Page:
LAWRENCE – The state’s Inspector General, who investigates fraud, abuse and waste of taxpayer money, has warned Mayor William Lantigua the city should not be paying police officers who are off the job and indicted on criminal charges.
However, Lantigua continues to pay police officers who aren’t working and awaiting trial.
“These actions disregard the financial safeguards contained in (state law) which are in place to curtail wasteful spending on city employees (police officers and civilians) who are under indictment for crimes allegedly committed against the very same taxpayers who pay the salaries of these employees,” Inspector General Glenn Cunha wrote to Lantigua on Jan. 15.
A copy of Cunha’s letter was obtained by The Eagle Tribune through a public records request to Essex County District Attorney Jonathan Blodgett. Copies of the letter were sent to Lantigua, Blodgett and Police Chief John Romero.
As mayor and appointing authority, Lantigua must call for the indicted officer’s salaries to be halted. Despite requests from Cunha, Romero and city councilors, Lantigua has left indicted and charged officers on the city payroll.
For two years, Lantigua and members of his administration have been the focus of a state and federal investigation into corruption, bid rigging, suspicious out-of-state travel, illegal car swaps, campaign finance violations as well as shipments of vehicles to the Dominican Republic, Lantigua’s native county.
Deputy Police Chief Melix Bonilla, who earns $140,000 annually, and patrol Officer Pedro J. Lopez, who makes $60,000 per year, are still being paid although they were both indicted on criminal charges in September. Fellow Officer Carlos Gonzalez, who is in a Florida jail awaiting trial on a child rape charge, is still being paid his $60,000 annual salary. Gonzalez has been on paid administrative leave since December.
Previously, police Officer Daron Fraser was on paid leave for 29 months, earning $150,000 and continuing to accrue sick and vacation time and retirement benefits. Lantigua allowed Fraser to return to work in January although he can’t carry a firearm because he was convicted of domestic assault and battery.
In his letter, Cunha told Lantigua there is state law giving him the “discretion” and “requires” a public employee “under indictment for misconduct in ... office” to have their pay halted while suspended.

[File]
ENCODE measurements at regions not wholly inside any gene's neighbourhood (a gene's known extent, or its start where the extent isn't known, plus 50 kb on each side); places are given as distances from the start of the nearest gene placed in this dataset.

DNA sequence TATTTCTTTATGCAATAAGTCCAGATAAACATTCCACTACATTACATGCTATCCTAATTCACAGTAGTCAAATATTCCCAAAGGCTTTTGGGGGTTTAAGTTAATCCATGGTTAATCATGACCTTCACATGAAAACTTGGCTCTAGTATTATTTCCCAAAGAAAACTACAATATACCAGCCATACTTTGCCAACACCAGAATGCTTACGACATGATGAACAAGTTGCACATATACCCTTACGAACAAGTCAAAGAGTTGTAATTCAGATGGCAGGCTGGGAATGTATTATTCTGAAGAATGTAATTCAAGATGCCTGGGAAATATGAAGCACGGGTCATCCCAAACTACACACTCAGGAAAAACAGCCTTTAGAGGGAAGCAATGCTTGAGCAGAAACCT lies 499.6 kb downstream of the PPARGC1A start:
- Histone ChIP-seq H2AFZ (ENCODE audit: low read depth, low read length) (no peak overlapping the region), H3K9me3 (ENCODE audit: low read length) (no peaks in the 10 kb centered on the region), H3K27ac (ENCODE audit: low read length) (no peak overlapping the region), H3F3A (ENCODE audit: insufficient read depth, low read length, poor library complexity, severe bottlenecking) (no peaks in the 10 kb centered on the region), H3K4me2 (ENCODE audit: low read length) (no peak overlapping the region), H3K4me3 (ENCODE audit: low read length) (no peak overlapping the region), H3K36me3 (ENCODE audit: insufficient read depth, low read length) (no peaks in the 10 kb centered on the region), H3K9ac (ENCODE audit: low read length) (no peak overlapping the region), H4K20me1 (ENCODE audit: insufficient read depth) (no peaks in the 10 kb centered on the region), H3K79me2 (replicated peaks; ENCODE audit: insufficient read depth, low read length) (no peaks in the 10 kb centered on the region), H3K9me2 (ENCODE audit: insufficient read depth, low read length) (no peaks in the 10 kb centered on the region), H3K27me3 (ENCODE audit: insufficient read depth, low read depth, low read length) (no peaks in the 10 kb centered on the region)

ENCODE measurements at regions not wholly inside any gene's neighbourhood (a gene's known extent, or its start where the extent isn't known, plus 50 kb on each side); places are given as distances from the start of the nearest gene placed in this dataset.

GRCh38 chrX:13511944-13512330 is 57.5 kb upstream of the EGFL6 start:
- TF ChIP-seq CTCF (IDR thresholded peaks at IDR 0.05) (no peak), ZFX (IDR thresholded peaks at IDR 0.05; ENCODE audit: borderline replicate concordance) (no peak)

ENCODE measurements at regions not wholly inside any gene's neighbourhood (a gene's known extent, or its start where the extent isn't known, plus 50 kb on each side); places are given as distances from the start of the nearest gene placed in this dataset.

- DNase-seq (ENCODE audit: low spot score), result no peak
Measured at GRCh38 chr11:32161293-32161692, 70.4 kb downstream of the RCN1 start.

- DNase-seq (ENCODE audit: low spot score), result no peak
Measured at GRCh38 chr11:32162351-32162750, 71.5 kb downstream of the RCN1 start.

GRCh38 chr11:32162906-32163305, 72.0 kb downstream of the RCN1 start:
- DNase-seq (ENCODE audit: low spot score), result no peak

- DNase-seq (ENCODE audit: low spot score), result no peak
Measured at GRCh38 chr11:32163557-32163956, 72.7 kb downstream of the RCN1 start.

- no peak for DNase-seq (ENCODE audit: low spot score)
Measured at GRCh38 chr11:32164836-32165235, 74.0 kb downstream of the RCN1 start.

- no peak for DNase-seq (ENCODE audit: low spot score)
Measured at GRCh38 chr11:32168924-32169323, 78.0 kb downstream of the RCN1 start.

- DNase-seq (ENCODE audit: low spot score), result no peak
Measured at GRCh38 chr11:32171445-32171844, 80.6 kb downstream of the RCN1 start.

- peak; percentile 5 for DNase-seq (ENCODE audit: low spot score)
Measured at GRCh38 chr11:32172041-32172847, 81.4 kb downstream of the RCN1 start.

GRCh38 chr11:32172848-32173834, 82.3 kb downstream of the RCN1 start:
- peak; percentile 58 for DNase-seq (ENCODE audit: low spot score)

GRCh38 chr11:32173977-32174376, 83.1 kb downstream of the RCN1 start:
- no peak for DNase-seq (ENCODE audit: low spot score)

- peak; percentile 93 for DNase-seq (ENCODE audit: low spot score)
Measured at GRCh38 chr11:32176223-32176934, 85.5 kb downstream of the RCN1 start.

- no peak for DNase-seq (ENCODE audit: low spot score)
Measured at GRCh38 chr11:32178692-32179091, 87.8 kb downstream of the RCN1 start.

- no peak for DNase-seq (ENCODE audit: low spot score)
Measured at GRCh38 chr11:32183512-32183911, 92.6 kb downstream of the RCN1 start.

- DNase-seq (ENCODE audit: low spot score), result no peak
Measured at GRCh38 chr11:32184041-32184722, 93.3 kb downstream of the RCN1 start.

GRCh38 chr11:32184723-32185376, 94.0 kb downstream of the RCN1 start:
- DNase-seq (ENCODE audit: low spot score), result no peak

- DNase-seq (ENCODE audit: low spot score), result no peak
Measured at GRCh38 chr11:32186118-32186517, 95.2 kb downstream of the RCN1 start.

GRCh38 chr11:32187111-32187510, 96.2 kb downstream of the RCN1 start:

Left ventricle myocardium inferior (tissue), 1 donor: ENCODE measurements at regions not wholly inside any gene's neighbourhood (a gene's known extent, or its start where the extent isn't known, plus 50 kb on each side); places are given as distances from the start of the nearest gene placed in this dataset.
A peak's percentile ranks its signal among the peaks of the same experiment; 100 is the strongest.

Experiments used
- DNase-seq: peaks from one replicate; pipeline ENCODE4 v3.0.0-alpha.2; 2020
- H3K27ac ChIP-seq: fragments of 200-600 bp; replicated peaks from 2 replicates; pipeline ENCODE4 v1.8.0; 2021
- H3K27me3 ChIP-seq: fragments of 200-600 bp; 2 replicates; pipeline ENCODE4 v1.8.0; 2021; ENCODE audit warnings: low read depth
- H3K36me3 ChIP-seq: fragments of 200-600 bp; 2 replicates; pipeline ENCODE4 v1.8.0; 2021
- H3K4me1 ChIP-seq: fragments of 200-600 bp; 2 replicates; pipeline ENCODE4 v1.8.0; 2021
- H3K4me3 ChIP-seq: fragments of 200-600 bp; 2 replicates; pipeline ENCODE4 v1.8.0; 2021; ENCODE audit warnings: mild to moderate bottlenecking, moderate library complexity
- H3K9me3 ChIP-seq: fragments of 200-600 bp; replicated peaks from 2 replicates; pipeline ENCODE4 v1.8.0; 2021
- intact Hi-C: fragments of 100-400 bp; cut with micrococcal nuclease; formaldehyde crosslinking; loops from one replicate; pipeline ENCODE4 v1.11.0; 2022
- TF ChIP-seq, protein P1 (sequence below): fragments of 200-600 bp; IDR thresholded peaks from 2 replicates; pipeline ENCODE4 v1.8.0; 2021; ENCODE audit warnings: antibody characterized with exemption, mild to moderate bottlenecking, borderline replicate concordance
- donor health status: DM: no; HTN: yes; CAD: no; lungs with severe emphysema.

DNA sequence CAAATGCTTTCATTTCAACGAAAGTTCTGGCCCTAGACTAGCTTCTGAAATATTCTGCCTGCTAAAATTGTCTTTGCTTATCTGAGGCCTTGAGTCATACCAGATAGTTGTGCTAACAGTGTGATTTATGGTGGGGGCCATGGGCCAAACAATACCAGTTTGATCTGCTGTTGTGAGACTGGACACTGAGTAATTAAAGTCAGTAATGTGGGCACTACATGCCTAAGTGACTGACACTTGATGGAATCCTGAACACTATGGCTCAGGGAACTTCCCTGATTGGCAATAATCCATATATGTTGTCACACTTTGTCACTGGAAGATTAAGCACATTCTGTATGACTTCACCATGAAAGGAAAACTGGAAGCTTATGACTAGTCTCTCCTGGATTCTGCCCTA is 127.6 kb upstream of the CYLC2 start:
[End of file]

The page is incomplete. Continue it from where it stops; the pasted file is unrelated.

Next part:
“However, you chose to place these indicted officers on paid administrative leave rather than suspending them without pay pursuant to your statutory authority. Choosing to designate this as administrative leave rather than suspension resulted in the continuation of pay and benefits for these officers while they are under indictment,” Cunha wrote.
Cunha specifically points to Bonilla and Lopez in his letter, noting Lantigua placed them on paid administrative leave after both were indicted by grand juries. Bonilla was indicted by an Essex County Grand jury in September and Lopez shortly after by a federal grand jury.
Bonilla is facing five extortion, fraud and conspiracy charges for his alleged role in an illegal swap of city owned cars with Bernardo Pena, a local car dealer and Lantigua friend. Lopez, meanwhile, was indicted for lying to a federal agent and for making arrangements with a local tow company to have cars he ticketed towed by the company in exchange for a stream of benefits.
“These charges arose out of alleged misconduct in their respective officers and include bribery, obstruction of justice, making false statements, conspiracy, extortion, procurement fraud, fraudulent conversion of city property, and unlawful use of an official position,” Cunha wrote.
Looking at police department history, Cunha said other Lawrence police officers who faced criminal indictment were put on “unpaid suspension as authorized” by law. In 1999, Officer Michael Padellaro was suspended with pay after his indictment in New Hampshire on motor vehicle title fraud. And in 2008, Officer Kevin Sledge was suspended without pay after his indictment on rape and other related charges. Sledge is currently in state prison.
Bonilla was Lantigua’s campaign manager who was promoted from sergeant to deputy chief after Lantigua took office as mayor in 2010. Lopez is also a political supporter. Cunha said continuing to pay them both “differently than similarly-situated officers creates the appearance of favoritism.”
“Such favoritism would consitute an abuse of public funds,” Cunha wrote.
Also, keeping Bonilla and Lopez on the payroll will cost Lawrence approximately $260,000 annually, Cunha said, noting they will both continue to accrue benefits, including vacation and sick leave. “This is a substantial expenditure for a police department with budgetary challenges. Moreover, the police department must absorb the work load of these two officers, adding additional burdens on a police force that has lost forty officers due to budget cuts over the past four years,” Cunha wrote.
Cunha ended the letter, by encouraging Lantigua to consult with legal counsel regarding the city’s adherence to state law.
“In particular, this office encourages you to consider the financial impact of your decision to keep these two individuals on the city payroll,” Cunha concluded.
It’s unclear if Lantigua or anyone in his administration responded to Cunha’s letter.
The role of the state Inspector General is “to prevent and detect fraud waste and abuse in the expenditure of public funds,” according to information posted on the IG’s website. The IG conducts investigations which can lead to “judicial and administrative actions.”
Follow staff reporter Jill Harmacinski on Twitter under the screenname EagleTribJill.